- The Secretary will be able to delegate these functions to his or her employees within the Ministry for the Environment, to allow the administrative work to be carried out by a dedicated unit. The creation of the EPA as a statutory office gives the necessary degree of separation from the Ministry for the Environment’s core business.
Improving plan development and plan change processes
- Cabinet has agreed to a package of measures that will improve the plan development and plan change processes. The key changes are:
- removing the ability for appellants to make general challenges to; or seek the withdrawal of; entire proposed policy statements and plans
- clarifying that notification and service of documents can occur through electronic means
- extending the period under which consultation carried out under other legislative requirements can be used for RMA purposes from 12 to 36 months
- replacing the requirement for local authorities to summarise submissions and call for further submissions on proposed policy statements and plans with a requirement for local authorities to consult any person the local authority considers may be affected by the matters raised in submissions and these matters must be taken into account in the council’s hearing and decision.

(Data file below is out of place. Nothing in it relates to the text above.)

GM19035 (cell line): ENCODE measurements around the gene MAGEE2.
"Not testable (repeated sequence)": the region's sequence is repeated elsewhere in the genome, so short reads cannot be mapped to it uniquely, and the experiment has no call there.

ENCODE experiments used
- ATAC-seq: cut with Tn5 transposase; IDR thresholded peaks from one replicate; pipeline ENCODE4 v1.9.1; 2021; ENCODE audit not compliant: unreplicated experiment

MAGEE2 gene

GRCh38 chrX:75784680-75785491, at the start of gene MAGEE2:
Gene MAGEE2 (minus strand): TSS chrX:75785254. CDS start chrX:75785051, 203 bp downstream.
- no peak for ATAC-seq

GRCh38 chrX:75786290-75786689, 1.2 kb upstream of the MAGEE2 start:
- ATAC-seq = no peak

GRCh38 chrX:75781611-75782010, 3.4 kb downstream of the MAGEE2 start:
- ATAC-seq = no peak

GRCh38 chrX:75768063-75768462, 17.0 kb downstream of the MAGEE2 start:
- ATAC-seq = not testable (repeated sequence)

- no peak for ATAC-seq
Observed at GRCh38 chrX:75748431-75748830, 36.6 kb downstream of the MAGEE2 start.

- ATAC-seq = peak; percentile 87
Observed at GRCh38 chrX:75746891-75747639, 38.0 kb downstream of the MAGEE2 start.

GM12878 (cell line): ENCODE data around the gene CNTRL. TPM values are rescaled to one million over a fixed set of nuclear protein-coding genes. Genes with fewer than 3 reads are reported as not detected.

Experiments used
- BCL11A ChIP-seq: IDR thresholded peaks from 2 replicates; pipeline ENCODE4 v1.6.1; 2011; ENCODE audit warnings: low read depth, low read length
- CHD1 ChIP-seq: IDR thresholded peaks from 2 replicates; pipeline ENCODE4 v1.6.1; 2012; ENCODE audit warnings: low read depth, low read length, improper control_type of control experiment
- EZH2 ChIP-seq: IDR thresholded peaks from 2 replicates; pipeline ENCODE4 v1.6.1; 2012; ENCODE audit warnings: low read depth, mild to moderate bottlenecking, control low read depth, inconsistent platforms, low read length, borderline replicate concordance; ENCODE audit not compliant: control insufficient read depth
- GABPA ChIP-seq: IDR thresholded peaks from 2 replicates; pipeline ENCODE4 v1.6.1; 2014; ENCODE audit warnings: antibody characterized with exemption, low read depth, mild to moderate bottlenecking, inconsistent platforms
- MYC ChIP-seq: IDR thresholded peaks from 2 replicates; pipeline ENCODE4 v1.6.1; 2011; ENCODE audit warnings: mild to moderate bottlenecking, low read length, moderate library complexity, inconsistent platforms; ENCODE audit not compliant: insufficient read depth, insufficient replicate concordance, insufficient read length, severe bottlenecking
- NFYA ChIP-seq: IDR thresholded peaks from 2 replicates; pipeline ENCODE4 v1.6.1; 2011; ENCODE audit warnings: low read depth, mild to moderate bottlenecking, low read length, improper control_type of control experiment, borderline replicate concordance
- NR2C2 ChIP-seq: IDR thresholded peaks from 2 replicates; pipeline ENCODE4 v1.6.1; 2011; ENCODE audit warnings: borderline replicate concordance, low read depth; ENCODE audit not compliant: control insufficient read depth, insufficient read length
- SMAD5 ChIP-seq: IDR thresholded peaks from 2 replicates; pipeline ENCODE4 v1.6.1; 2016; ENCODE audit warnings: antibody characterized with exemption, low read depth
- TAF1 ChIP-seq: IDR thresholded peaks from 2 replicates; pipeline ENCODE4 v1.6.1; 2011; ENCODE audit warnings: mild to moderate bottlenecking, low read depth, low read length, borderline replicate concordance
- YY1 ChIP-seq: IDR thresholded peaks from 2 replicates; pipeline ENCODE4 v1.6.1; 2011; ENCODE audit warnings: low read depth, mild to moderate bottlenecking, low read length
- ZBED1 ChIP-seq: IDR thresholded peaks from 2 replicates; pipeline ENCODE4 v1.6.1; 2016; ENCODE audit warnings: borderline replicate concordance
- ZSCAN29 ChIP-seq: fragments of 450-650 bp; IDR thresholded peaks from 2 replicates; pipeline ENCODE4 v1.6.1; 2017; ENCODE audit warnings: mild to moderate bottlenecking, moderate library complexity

- removing the non-complying activity category of activities. Cabinet has agreed to a three year transitional period together with a deeming provision so that these activities become classified as full discretionary activities after the transitional period
- simplifying the requirements so local authority decisions on submissions on plans and policy statements do not need to be made in respect of each individual submission but are to be made according to issues raised and clarifying notification and documentation requirements.
- enabling the regional council and all territorial authorities in a region to combine to produce a single RMA planning document, including the regional policy statement
- removing the requirement for territorial authorities to review their plans every 10 years and enabling territorial authorities to change their plans as and when required
- requiring that rules in proposed plans shall have no legal effect until such time as decisions made on submissions have been notified, except where such rules are required to protect a natural resource, historic heritage or apply to an aquaculture management area. A local authority may apply to the Environment Court to have particular rules take effect earlier if they do not meet the above criteria